In a study published in Food Quality and Preference, researchers examined the taste preferences of 1705 children aged 6 to 9 in survey centres in Italy, Estonia, Cyprus, Belgium, Sweden, Germany, Hungary, and Spain. Using paired comparison tests, the children rated their preference for varying levels of sugar in apple juice, and fat, salt and monosodium glutamate content in crackers.
They found that differences in culture and age were most strongly correlated with children’s preferences for different levels of fat and sugar.
"The results were surprising,” said study co-author Silvia Bel-Serrat, of the University of Zaragoza. "Although we often tend to think that children share a common predisposition towards fats and sugar, we observed that the preferences of children from different countries were not at all similar."
The researchers said that the results could be important for EU-wide dietary policy-setting.
Lead author Anne Lanfer of the Institute for Prevention Research and Epidemiology in Bremen, Germany said: “There is a tendency to undertake uniform dietary prevention programmes across European countries. However, flavour preferences vary from one country to another and the same programme will not be equally effective in all countries.”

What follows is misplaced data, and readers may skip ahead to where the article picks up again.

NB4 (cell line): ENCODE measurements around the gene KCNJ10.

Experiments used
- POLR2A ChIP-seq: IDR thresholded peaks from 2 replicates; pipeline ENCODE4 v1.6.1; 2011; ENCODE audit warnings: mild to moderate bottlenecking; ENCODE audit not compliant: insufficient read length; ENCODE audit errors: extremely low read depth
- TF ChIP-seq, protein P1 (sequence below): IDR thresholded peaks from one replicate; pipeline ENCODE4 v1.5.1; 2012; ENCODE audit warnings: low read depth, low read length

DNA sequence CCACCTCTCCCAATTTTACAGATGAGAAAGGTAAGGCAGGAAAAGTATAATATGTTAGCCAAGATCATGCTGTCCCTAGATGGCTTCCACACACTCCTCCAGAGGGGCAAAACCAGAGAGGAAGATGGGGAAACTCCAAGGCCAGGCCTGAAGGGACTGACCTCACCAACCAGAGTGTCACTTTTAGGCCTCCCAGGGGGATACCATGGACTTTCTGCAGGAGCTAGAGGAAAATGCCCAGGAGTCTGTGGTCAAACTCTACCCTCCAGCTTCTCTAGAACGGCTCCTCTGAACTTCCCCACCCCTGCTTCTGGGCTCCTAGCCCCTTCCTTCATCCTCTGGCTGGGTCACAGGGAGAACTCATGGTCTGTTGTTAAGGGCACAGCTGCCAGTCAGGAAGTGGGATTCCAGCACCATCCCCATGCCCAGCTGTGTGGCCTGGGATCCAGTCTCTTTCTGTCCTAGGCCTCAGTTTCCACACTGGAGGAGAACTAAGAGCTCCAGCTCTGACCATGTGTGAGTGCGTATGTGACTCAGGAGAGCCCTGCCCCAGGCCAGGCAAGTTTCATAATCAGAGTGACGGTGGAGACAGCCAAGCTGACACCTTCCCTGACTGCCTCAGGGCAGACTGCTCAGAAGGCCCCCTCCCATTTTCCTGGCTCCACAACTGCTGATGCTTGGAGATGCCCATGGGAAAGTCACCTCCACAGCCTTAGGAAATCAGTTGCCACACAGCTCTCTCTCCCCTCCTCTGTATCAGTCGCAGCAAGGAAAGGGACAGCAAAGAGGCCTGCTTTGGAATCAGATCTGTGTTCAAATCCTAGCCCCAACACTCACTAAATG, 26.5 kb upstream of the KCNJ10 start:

The researchers examined a number of factors as potentially influential for flavour preference, including age, sex, parental education, early feeding practices, TV viewing, use of food as a reward, and taste threshold sensitivity – that is, the concentration at which the children could taste bitter, sour, sweet, salty, and umami flavours.
They found that the older children tended to prefer sugary and salty flavours, with a 34% increase in the odds for sweet preference and a 29% increase in the odds for salt preference for each additional year of age. Factors other than age and culture were not found significantly to influence children’s preferences.
Specifically, 70% of the German children preferred the crackers with added fat compared to 35% of the Cypriot children. However, most German children preferred plain apple juice, while the Swedish, Italian and Hungarian preferred a sweetened variety.
"This means that flavour preferences are influenced by cultural factors, but we also see that these tastes are developed in a similar way as children grow up,” said Lanfer.